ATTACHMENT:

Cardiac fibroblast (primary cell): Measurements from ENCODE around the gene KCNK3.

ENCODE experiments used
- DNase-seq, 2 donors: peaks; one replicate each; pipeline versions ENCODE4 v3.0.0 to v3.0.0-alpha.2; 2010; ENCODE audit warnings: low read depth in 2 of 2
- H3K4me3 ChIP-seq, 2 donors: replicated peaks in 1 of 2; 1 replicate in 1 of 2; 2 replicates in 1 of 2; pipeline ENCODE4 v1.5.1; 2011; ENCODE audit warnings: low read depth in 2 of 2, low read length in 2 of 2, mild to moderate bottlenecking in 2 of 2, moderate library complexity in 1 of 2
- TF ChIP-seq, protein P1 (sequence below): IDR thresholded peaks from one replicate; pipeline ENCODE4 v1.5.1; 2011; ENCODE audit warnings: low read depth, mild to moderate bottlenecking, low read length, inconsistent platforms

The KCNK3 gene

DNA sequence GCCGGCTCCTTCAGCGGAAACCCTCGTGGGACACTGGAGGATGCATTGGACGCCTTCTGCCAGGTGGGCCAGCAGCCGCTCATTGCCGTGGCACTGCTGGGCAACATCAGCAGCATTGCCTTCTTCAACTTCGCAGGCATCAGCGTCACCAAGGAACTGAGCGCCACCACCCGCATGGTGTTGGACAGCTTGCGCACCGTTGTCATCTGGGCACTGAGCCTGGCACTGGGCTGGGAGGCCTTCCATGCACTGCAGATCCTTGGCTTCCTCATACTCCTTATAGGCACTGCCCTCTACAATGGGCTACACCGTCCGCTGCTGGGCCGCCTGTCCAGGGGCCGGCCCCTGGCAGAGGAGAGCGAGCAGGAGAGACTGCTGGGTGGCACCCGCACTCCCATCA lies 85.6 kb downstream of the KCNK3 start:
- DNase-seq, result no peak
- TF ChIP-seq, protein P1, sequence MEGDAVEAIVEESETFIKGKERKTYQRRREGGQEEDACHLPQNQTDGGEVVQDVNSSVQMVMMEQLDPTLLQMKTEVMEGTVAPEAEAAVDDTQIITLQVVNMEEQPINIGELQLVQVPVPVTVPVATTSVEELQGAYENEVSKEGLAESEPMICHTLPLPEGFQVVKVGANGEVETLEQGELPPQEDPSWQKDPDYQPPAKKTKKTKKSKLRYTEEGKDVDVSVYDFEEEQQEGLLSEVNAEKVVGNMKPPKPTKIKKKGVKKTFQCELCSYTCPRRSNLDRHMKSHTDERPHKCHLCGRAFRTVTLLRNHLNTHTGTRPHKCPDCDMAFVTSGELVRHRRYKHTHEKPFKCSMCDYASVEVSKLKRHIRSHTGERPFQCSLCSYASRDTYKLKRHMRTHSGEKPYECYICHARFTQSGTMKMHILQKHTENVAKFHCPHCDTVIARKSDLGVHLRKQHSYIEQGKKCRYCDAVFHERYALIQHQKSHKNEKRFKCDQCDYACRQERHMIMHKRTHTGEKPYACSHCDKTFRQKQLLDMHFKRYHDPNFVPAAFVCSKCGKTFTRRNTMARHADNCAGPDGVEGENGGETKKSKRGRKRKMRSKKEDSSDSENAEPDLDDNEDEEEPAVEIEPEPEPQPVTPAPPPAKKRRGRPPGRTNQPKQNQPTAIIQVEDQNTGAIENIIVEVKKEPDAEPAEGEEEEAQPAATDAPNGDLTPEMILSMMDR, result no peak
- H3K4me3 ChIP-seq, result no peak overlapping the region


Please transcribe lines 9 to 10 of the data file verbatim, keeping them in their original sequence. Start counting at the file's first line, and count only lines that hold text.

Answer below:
- TF ChIP-seq, protein P1, sequence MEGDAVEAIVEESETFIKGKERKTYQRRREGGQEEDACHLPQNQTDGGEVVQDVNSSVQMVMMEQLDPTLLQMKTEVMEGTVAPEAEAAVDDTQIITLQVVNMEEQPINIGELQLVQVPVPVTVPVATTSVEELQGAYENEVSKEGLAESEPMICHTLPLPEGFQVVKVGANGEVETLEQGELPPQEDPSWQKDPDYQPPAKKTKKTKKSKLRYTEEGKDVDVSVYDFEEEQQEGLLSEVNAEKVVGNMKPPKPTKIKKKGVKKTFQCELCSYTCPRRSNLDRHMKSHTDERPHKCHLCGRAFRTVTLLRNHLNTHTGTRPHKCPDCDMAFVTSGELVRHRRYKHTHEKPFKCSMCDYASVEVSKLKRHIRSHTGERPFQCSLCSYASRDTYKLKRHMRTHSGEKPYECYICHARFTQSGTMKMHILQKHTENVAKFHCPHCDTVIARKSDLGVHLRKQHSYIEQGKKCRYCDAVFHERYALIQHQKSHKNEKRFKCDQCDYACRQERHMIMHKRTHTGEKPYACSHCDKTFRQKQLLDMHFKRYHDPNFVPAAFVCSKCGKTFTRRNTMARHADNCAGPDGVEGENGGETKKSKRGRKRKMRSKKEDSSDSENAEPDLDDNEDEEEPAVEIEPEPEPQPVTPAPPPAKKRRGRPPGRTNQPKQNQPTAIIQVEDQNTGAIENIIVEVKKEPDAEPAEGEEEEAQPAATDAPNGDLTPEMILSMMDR, result no peak
- H3K4me3 ChIP-seq, result no peak overlapping the region